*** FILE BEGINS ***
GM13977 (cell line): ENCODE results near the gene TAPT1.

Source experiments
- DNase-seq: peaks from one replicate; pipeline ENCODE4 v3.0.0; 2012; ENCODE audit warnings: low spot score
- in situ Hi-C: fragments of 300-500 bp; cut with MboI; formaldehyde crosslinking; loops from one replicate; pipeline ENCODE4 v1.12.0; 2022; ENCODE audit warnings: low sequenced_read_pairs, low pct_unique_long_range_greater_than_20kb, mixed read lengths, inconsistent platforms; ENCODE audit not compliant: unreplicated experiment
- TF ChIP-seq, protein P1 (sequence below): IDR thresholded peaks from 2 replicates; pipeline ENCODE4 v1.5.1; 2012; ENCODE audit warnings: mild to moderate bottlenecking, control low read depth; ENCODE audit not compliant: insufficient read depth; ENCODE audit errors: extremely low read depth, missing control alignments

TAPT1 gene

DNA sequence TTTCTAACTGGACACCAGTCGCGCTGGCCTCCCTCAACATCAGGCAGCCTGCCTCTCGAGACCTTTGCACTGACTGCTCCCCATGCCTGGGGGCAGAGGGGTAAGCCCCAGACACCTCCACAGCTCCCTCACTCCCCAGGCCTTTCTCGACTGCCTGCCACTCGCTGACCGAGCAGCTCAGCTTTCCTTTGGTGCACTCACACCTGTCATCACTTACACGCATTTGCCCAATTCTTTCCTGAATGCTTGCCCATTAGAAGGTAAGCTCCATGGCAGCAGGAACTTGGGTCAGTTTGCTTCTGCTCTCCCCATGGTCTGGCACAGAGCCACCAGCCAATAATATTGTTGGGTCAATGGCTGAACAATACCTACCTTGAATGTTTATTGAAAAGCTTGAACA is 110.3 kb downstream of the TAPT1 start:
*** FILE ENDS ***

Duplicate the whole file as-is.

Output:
GM13977 (cell line): ENCODE results near the gene TAPT1.

Source experiments
- DNase-seq: peaks from one replicate; pipeline ENCODE4 v3.0.0; 2012; ENCODE audit warnings: low spot score
- in situ Hi-C: fragments of 300-500 bp; cut with MboI; formaldehyde crosslinking; loops from one replicate; pipeline ENCODE4 v1.12.0; 2022; ENCODE audit warnings: low sequenced_read_pairs, low pct_unique_long_range_greater_than_20kb, mixed read lengths, inconsistent platforms; ENCODE audit not compliant: unreplicated experiment
- TF ChIP-seq, protein P1 (sequence below): IDR thresholded peaks from 2 replicates; pipeline ENCODE4 v1.5.1; 2012; ENCODE audit warnings: mild to moderate bottlenecking, control low read depth; ENCODE audit not compliant: insufficient read depth; ENCODE audit errors: extremely low read depth, missing control alignments

TAPT1 gene

DNA sequence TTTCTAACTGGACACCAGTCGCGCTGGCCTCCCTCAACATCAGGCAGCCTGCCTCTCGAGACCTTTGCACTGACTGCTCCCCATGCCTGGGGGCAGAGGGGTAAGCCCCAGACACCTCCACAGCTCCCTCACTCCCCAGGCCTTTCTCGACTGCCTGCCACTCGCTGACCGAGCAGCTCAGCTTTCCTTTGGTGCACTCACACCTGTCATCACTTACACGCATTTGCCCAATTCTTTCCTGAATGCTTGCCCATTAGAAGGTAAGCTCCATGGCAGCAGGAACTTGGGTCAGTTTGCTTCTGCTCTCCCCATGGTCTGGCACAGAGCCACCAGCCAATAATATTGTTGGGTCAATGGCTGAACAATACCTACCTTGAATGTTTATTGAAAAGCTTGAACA is 110.3 kb downstream of the TAPT1 start: